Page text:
Notes from #ISTE2016

No kidding. Another #ISTE post!

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EdSpeakers trio at ISTE2016: @edifiedlistener, @ShellTerrell & @Regionalconsult

First, the excitement: I finally got to hug @ShellTerrell, @Sarahdateechur, @CoburnCori, @ShanaVWhite! On top of that I got to hang with @RegionalConsult (Juanita Hines), @mrhooker, James Kapptie as fellow keynoters. Here’s a periscope link of the ISTE Affiliate Keynote Smackdown.

So now that the nerve-wracking portion of my attendance has passed, I can take some time to step back and “observe my observations.”

I brought one book with me on this trip: (Yes, a real hold-in-your-hands, takes-up-space-in-your-carry-on book.) Researching Your Own practice: The Discipline of Noticing by John Mason (Routledge 2002) which was recommended to me by a Maths educator friend on Twitter, @dannytbrown. The author’s premise is that developing professionals, particularly teachers, rests on the understanding that “change is not something you can do to other people but something you do to yourself, following the maxim that ‘I cannot change others, but I can work at changing myself’.”

We have heard this idea expressed before. Yet Mason’s emphasis on the practice of noticing in all of its cognitive and emotional and physiological facets, provides a surprisingly compelling impetus to try the exercises, to test oneself and discover both the challenges and rewards of actively noticing.

So I am at #ISTE2016 and working on noticing.

This morning I sat down to sift through some of the flyers in my bag. There are several from (I’m guessing) the biggest sponsors alerting me to events and presentations supported by their companies in some way. There are some key official ISTE resources – maps, program, contact info. One thing which caught my particular attention was the raffle booklet for various vendor giveaways. Naturally, you fill out a stub with your essential contact info and your name is entered to win some fabulous object or service. This is a common tradeoff.

But leafing through this booklet, I was struck by the language in many of the blurbs referencing the sponsoring product or company.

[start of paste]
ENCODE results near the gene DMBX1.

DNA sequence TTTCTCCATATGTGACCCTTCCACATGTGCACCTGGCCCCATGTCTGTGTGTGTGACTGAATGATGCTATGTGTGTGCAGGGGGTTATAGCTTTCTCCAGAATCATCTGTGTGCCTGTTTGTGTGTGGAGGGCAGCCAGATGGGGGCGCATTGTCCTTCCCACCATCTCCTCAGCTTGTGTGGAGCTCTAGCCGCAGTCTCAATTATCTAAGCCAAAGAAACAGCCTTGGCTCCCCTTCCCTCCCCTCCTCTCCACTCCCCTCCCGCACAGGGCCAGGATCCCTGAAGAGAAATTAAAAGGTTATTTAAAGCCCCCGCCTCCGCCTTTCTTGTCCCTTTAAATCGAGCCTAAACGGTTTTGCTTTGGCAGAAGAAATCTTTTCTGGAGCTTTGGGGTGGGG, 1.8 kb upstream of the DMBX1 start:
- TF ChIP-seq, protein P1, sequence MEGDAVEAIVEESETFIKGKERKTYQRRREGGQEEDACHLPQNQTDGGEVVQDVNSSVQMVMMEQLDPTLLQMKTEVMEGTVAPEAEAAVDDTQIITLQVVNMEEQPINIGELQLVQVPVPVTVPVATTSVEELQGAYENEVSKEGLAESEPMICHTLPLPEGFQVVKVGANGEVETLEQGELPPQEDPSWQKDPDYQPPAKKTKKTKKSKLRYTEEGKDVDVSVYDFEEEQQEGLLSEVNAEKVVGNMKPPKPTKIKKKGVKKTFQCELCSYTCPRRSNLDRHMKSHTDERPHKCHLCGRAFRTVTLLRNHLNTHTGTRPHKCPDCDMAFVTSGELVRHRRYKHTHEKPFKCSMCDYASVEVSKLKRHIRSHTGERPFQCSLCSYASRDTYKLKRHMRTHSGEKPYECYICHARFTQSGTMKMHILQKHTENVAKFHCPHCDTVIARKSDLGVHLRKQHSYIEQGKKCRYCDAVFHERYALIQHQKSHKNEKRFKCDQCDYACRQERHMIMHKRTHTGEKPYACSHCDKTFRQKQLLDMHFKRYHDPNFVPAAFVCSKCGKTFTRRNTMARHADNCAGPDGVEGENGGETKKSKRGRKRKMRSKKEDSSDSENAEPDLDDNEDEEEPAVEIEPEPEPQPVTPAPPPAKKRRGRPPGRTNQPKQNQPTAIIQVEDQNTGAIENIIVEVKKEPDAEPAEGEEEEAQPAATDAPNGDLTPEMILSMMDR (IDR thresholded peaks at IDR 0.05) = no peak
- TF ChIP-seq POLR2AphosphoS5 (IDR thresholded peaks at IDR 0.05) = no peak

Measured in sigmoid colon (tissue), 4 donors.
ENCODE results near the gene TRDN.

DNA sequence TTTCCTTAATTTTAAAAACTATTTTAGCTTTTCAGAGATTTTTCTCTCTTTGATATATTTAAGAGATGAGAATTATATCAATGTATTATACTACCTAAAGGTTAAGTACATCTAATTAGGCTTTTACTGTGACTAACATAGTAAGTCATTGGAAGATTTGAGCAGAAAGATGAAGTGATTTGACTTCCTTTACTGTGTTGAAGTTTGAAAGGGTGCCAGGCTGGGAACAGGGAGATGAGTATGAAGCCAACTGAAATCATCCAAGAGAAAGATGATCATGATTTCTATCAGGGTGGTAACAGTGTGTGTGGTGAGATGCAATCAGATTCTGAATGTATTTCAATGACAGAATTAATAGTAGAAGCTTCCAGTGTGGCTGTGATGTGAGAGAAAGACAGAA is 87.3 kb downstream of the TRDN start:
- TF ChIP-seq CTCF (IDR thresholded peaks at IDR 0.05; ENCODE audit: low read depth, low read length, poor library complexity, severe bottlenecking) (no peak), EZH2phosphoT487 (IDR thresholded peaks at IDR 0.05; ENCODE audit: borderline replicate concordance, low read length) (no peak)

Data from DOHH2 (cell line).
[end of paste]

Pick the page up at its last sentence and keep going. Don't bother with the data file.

“Set your teachers free with _____________! … Enjoy the flexibility of presenting lessons anywhere in the classroom and increase personalized learning.”

“The tools you need to be wired, inspired, charged and protected.”

“___________ harnesses the power of technology to empower, inspire and support schools with end-to-end ed-tech solutions.”

“Imagine idea sharing without barriers. Turn classrooms into interactive learning environments with __________. It’s the easiest way to get students connected and sharing ideas from any device. Smarter collaboration starts here.”

“________ helps teachers turn parents into partners by giving parents guidance and actionable suggestions, simplifying communications and activities management and making engagement fun.”

“…an online eLearning platform to help students improve skills in reading, writing, math, and science, access interactive prep for the SAT, ACT, AP …”

“Presenting an ultra easy standing desk solution…”

” _________ is one of the fastest growing education platforms that develops solutions aimed to enable educators, empower students and engage parents.”

“…Teachers have the ability to orchestrate and deliver content, work collaboratively and monitor student PCs.”

“Here’s your chance to teach 21st century skills to your students with the award-winning ______________.”

“In higher education you need to be able to work smarter and not harder. ___________ is redefining the way that administrators and educators coordinate and deliver great work.”

“The award winning ___________ is ideal for differentiated instruction, communication of school-wide initiatives and recognition of academic achievements.”

“____________, your leading provider of innovative, evidence-based instructional solutions and services, want to help you bring your lessons to life with the ___________!”

“…Students ‘learn by doing’ in a virtual environment where it is easy to undo mistakes and make changes with no material costs or clean up…”

“Technology charged learning starts here.”

I notice the language of magic: “turn into…” I notice the emphasis on ease, simplicity, and competitive advantage (i.e. “award winning, leading”). “Solutions” are prevalent as are high hopes for engagement, inspiration and communication.

This is what I noticed.

It is terribly exciting to be on site for this huge convergence of educator energies and passions. At the same time I am poked and prodded by the awareness that we are, above all, in a sales environment. As teachers, administrators, consultants and bloggers we are being wined and dined throughout the conference by industry representation currently giddy with investment dollars. It’s impossible to be here and not notice that.